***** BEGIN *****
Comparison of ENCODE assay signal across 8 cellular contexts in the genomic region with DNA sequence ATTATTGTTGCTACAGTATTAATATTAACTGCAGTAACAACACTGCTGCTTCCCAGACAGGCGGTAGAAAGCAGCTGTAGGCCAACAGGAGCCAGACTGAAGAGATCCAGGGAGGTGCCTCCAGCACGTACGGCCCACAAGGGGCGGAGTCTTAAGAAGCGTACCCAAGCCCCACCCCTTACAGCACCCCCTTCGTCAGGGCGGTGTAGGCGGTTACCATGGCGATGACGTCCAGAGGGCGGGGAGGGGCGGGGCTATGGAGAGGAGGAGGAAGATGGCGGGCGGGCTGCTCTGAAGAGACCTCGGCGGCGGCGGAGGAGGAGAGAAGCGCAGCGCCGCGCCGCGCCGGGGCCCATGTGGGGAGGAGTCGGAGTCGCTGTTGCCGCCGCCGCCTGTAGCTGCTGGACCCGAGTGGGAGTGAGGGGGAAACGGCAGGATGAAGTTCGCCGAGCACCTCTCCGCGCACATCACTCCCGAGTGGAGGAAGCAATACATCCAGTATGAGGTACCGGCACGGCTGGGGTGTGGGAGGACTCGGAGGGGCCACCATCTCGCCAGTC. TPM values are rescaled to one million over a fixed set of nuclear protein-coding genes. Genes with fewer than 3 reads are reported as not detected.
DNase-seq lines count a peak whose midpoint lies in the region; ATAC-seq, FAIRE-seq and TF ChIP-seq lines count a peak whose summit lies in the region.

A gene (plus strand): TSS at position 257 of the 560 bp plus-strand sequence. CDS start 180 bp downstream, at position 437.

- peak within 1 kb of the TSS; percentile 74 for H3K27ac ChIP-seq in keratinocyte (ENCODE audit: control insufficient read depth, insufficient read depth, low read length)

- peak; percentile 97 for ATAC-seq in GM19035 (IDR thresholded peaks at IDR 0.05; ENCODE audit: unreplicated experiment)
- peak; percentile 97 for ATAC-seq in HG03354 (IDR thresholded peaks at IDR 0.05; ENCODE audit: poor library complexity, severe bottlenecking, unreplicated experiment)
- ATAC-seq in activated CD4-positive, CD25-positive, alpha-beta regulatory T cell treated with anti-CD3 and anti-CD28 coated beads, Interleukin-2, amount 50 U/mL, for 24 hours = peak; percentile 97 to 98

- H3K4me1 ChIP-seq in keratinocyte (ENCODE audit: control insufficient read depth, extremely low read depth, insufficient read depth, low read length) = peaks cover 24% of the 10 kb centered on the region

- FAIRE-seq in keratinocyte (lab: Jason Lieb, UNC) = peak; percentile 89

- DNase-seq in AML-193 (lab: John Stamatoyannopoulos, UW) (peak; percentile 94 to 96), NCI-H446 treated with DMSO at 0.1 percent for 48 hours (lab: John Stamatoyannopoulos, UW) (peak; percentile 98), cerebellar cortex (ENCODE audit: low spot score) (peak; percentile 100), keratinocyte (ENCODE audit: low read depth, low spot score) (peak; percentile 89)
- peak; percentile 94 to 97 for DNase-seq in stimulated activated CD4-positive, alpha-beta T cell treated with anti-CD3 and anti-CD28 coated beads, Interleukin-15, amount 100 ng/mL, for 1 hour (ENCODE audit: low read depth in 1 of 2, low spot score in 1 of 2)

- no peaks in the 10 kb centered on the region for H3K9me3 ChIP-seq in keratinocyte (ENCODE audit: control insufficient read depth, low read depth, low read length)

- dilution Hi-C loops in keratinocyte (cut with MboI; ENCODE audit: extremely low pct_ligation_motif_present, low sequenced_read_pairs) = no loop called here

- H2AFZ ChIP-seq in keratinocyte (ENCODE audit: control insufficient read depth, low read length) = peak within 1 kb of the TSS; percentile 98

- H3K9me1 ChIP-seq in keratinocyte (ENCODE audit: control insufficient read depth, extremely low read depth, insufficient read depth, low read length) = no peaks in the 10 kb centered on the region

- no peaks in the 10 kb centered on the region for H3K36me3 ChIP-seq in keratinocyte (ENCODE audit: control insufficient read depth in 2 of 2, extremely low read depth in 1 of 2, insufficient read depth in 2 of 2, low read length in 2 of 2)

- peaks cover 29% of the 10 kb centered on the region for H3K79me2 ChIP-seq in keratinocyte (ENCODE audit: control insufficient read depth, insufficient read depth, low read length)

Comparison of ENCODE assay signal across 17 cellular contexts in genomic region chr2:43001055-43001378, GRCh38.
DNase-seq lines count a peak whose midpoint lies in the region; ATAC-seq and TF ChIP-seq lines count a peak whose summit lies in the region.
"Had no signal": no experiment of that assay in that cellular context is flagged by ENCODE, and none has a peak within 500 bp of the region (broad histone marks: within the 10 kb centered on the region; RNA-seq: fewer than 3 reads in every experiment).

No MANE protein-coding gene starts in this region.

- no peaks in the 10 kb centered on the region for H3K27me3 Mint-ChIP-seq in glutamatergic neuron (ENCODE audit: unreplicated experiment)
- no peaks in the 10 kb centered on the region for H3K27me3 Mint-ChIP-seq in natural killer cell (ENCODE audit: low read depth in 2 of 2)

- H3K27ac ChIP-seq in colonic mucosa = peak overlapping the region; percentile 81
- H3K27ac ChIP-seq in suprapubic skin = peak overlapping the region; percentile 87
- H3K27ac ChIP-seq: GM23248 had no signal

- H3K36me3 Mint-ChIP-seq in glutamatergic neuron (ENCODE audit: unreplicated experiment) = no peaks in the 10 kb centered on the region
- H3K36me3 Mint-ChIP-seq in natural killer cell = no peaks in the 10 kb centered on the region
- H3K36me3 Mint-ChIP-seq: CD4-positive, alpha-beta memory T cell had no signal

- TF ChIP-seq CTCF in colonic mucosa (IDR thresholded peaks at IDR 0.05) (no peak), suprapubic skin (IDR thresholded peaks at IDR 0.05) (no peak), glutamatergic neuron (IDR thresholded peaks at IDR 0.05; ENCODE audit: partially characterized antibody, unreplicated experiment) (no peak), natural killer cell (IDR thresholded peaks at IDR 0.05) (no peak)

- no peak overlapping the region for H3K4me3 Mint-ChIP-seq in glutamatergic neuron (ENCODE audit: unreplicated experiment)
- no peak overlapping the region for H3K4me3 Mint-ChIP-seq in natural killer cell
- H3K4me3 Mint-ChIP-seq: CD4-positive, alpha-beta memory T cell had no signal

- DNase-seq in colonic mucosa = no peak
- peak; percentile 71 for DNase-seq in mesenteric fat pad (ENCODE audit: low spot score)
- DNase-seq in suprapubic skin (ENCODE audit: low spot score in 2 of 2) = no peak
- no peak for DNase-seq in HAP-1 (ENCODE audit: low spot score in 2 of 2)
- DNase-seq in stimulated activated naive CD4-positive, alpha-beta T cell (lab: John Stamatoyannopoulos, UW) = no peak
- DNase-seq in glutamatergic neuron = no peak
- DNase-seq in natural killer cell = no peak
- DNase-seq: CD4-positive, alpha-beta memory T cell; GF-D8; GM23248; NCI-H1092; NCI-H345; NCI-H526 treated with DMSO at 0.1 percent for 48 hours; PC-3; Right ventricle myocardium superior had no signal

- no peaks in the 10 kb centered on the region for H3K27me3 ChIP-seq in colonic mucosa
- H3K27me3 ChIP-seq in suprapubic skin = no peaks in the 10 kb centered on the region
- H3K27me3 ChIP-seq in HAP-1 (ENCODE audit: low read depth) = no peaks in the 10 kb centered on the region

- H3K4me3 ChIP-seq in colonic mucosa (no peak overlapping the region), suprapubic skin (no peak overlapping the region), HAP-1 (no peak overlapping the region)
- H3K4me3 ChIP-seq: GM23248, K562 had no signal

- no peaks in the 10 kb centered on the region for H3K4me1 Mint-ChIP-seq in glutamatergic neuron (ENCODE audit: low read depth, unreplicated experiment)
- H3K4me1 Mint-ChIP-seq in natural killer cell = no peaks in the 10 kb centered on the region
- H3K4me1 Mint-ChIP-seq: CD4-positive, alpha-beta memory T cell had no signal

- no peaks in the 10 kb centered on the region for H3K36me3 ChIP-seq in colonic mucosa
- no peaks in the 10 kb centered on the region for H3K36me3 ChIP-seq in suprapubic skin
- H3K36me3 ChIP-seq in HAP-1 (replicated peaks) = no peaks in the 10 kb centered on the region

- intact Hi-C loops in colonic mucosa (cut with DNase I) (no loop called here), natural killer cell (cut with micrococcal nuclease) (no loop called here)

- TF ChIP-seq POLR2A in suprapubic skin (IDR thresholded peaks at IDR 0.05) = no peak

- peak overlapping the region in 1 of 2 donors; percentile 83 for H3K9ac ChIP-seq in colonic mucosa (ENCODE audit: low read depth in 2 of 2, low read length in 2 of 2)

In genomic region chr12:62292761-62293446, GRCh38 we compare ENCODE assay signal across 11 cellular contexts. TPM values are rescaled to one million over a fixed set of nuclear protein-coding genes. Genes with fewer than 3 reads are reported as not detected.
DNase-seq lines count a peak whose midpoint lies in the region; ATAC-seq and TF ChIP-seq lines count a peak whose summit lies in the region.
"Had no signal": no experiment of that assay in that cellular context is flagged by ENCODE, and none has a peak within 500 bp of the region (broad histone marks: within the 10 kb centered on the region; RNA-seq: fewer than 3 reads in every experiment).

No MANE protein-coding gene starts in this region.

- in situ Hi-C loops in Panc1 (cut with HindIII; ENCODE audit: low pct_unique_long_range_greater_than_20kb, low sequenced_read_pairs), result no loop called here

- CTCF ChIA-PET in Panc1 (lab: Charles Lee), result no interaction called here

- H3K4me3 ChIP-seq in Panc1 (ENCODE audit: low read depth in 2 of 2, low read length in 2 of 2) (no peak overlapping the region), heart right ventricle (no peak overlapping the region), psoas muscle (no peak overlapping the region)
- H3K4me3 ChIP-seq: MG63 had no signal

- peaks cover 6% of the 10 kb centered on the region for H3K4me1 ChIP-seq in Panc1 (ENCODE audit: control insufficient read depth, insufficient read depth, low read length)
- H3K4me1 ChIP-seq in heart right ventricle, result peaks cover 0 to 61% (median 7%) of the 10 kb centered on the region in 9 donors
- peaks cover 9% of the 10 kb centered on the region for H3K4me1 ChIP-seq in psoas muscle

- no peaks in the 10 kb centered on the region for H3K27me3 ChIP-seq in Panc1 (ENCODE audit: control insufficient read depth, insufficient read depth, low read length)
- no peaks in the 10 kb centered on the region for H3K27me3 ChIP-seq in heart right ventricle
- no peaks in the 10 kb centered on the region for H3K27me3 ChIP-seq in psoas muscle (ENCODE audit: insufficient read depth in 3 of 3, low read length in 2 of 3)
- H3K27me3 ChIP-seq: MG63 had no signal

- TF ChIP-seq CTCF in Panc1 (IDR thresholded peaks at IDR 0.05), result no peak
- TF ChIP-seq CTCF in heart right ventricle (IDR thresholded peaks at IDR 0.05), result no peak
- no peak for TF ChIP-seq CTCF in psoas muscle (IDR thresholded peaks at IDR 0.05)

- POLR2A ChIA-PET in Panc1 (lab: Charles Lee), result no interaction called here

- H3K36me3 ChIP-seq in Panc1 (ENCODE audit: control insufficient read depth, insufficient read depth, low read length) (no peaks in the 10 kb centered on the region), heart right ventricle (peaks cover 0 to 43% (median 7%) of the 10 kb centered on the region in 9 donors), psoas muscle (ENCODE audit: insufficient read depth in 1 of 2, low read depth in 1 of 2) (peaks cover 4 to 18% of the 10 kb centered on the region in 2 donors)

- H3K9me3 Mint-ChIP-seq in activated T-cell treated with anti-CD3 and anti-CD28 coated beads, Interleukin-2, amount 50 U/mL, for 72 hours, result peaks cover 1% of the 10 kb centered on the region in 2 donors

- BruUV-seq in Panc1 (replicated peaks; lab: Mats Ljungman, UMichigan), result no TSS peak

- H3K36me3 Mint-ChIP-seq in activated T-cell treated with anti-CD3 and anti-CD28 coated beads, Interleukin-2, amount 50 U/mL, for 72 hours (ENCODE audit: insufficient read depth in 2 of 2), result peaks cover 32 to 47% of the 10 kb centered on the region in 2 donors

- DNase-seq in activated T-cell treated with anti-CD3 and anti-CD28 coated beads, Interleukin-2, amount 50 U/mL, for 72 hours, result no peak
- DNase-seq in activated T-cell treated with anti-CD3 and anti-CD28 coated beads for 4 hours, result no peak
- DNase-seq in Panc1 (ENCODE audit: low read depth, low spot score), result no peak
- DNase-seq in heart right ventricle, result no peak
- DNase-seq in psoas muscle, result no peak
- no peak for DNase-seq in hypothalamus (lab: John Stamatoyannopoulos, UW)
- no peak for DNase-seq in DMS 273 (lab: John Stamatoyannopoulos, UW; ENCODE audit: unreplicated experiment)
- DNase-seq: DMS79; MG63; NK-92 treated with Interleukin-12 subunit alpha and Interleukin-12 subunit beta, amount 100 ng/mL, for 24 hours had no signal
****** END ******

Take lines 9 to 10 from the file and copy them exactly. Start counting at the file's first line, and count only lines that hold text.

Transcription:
- FAIRE-seq in keratinocyte (lab: Jason Lieb, UNC) = peak; percentile 89

- DNase-seq in AML-193 (lab: John Stamatoyannopoulos, UW) (peak; percentile 94 to 96), NCI-H446 treated with DMSO at 0.1 percent for 48 hours (lab: John Stamatoyannopoulos, UW) (peak; percentile 98), cerebellar cortex (ENCODE audit: low spot score) (peak; percentile 100), keratinocyte (ENCODE audit: low read depth, low spot score) (peak; percentile 89)